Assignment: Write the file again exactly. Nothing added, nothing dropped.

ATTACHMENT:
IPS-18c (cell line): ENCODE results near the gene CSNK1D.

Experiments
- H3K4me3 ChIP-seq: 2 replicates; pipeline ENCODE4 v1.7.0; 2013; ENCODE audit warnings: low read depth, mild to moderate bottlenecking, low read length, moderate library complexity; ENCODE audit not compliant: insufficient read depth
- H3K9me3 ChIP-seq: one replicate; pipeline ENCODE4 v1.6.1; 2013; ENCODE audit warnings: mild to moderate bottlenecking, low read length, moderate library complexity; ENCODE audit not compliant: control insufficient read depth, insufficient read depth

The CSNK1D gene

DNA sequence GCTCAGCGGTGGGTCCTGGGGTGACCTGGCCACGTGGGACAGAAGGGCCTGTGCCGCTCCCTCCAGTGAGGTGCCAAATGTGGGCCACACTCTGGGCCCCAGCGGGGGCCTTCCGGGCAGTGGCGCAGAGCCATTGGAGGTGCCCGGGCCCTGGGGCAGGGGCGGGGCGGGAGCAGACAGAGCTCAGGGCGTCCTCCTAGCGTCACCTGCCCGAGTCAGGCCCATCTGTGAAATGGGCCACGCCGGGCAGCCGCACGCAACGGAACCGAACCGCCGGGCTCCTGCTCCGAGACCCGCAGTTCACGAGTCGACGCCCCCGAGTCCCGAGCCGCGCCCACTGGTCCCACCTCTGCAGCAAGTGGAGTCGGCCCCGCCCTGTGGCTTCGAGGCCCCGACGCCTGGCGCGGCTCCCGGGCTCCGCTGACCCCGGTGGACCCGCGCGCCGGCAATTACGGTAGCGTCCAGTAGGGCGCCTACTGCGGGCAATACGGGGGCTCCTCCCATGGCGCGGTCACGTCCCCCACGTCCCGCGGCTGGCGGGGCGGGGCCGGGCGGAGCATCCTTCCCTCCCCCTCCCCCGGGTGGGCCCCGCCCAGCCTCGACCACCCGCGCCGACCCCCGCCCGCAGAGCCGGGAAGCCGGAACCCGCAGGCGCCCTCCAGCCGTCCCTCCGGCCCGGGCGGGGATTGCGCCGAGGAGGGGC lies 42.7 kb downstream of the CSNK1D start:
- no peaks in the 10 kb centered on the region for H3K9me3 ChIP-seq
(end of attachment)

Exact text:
IPS-18c (cell line): ENCODE results near the gene CSNK1D.

Experiments
- H3K4me3 ChIP-seq: 2 replicates; pipeline ENCODE4 v1.7.0; 2013; ENCODE audit warnings: low read depth, mild to moderate bottlenecking, low read length, moderate library complexity; ENCODE audit not compliant: insufficient read depth
- H3K9me3 ChIP-seq: one replicate; pipeline ENCODE4 v1.6.1; 2013; ENCODE audit warnings: mild to moderate bottlenecking, low read length, moderate library complexity; ENCODE audit not compliant: control insufficient read depth, insufficient read depth

The CSNK1D gene

DNA sequence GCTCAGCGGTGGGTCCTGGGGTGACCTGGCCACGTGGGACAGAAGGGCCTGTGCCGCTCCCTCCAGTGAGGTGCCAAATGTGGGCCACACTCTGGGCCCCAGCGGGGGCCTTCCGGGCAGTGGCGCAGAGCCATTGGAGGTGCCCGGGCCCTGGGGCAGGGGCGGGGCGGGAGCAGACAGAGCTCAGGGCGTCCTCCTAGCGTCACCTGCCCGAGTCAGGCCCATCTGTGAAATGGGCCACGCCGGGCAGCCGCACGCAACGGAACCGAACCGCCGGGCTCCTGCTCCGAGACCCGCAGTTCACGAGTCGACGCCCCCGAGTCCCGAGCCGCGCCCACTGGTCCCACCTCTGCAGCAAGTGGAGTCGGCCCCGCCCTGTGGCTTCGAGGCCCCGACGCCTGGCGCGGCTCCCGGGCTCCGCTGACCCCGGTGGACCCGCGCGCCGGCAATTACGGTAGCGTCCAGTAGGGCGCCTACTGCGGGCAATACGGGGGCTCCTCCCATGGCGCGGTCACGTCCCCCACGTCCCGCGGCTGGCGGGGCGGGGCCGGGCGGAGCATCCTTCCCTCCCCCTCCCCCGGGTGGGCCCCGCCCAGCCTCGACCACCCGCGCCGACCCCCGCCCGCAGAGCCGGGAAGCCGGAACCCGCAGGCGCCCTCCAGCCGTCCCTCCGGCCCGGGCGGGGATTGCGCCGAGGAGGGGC lies 42.7 kb downstream of the CSNK1D start:
- no peaks in the 10 kb centered on the region for H3K9me3 ChIP-seq